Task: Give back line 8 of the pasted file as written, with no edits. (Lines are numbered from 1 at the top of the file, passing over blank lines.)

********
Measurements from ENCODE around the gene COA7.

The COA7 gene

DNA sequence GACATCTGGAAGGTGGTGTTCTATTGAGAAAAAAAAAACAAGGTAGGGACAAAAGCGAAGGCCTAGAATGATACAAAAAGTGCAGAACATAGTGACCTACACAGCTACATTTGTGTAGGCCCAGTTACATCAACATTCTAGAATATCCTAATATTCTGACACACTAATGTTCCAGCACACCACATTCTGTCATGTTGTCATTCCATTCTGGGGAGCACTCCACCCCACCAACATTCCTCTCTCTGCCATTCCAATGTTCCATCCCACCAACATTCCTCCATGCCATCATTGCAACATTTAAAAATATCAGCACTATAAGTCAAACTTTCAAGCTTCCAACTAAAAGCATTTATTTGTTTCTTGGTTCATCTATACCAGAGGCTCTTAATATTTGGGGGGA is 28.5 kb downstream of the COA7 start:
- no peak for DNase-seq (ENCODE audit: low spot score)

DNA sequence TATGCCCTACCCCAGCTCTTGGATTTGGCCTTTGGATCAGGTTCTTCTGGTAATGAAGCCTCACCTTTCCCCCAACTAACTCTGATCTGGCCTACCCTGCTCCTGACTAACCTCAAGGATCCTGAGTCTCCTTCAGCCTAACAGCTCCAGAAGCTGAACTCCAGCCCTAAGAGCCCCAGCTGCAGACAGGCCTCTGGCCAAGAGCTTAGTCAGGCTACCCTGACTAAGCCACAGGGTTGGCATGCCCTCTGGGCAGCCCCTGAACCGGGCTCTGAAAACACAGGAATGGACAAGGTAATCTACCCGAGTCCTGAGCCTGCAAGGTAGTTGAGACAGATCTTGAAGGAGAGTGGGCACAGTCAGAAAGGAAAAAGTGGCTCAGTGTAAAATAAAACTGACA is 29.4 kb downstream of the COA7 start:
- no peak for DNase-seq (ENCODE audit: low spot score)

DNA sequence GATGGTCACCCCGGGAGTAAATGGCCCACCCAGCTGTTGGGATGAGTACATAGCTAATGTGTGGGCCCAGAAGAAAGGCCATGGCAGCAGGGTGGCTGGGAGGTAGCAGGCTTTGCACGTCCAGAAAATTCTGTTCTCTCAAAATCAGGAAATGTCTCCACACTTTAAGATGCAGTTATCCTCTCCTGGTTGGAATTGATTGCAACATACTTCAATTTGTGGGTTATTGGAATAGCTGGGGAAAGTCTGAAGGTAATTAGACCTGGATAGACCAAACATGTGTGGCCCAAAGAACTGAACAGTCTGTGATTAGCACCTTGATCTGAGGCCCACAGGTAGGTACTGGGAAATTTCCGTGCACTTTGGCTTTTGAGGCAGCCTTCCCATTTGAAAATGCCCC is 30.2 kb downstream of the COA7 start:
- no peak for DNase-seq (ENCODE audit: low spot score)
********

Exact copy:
- no peak for DNase-seq (ENCODE audit: low spot score)